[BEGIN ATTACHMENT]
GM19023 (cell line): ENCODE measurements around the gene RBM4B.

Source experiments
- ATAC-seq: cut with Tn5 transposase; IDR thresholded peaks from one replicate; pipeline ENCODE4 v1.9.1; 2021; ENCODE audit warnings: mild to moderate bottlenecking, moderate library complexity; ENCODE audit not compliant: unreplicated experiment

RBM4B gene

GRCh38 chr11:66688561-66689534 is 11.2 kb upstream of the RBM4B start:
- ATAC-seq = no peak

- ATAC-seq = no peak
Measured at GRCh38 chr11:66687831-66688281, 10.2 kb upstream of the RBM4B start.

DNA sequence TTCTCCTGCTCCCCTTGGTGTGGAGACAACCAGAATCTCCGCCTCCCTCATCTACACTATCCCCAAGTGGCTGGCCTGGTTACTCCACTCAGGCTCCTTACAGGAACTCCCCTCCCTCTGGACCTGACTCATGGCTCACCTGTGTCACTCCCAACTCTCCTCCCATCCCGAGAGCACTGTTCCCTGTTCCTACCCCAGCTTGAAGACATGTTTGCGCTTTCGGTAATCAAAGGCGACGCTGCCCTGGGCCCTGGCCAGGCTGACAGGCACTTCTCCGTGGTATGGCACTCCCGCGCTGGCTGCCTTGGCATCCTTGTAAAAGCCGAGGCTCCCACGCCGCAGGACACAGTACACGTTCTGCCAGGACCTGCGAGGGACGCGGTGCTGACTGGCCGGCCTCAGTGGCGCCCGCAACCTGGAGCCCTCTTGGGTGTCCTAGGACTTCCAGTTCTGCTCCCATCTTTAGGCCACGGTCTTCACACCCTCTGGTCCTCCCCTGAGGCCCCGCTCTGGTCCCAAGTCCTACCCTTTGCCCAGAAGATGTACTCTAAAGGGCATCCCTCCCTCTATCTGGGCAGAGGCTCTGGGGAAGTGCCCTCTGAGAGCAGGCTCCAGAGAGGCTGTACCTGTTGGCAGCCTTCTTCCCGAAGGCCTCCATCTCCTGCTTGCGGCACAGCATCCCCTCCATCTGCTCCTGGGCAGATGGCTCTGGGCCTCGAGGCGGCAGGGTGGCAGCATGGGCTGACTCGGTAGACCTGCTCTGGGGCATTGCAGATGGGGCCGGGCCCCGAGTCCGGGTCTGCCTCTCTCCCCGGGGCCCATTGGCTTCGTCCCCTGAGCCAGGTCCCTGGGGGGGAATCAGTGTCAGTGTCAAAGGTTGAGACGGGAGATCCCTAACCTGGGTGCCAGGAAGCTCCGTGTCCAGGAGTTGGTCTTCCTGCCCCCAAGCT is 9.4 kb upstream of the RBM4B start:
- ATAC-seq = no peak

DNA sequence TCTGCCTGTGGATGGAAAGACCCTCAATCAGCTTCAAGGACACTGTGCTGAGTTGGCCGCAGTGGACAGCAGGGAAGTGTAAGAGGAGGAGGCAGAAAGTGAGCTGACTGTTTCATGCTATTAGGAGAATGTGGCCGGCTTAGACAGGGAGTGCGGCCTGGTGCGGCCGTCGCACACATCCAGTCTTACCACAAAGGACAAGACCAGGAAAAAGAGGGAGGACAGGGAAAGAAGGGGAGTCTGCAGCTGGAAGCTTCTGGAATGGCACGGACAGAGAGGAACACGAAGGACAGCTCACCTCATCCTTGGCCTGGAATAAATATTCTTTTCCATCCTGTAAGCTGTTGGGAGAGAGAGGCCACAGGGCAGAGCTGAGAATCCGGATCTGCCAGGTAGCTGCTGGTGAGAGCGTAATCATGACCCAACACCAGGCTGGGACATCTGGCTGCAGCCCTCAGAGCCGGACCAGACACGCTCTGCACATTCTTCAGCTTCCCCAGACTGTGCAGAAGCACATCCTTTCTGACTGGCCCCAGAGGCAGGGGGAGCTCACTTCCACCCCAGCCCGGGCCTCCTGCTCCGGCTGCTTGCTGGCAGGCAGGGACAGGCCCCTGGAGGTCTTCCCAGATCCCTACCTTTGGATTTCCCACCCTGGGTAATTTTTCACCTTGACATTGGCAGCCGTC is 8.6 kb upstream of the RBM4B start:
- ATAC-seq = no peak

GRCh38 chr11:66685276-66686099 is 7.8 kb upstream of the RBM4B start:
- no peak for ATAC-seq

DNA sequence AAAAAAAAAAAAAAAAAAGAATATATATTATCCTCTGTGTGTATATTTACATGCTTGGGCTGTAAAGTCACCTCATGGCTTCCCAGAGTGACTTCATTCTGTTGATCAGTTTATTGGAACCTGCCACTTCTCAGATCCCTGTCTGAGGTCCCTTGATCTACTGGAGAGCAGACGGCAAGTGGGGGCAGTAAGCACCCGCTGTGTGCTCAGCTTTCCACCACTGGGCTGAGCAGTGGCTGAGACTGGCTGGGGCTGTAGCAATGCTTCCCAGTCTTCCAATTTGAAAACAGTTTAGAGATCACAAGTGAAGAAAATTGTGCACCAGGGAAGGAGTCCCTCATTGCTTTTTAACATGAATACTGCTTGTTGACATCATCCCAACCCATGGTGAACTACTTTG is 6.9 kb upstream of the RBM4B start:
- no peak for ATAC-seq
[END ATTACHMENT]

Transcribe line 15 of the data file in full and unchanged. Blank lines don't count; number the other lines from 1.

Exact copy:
DNA sequence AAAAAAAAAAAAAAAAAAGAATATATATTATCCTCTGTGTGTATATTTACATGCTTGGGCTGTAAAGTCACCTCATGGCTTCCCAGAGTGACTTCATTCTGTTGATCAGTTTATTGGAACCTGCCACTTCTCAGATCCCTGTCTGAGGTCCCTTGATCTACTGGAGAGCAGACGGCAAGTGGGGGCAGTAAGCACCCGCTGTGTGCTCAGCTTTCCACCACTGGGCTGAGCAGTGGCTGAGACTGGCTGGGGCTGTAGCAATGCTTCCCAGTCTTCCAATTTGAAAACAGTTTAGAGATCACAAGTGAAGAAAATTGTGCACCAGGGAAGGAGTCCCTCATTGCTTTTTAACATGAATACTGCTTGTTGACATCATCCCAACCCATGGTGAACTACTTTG is 6.9 kb upstream of the RBM4B start: